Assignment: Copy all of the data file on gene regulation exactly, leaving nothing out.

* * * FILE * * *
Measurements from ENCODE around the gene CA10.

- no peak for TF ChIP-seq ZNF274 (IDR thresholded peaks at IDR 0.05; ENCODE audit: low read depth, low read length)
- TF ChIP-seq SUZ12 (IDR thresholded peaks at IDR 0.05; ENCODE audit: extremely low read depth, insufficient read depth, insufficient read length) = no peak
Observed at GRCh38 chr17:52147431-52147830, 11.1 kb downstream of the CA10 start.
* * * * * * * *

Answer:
Measurements from ENCODE around the gene CA10.

- no peak for TF ChIP-seq ZNF274 (IDR thresholded peaks at IDR 0.05; ENCODE audit: low read depth, low read length)
- TF ChIP-seq SUZ12 (IDR thresholded peaks at IDR 0.05; ENCODE audit: extremely low read depth, insufficient read depth, insufficient read length) = no peak
Observed at GRCh38 chr17:52147431-52147830, 11.1 kb downstream of the CA10 start.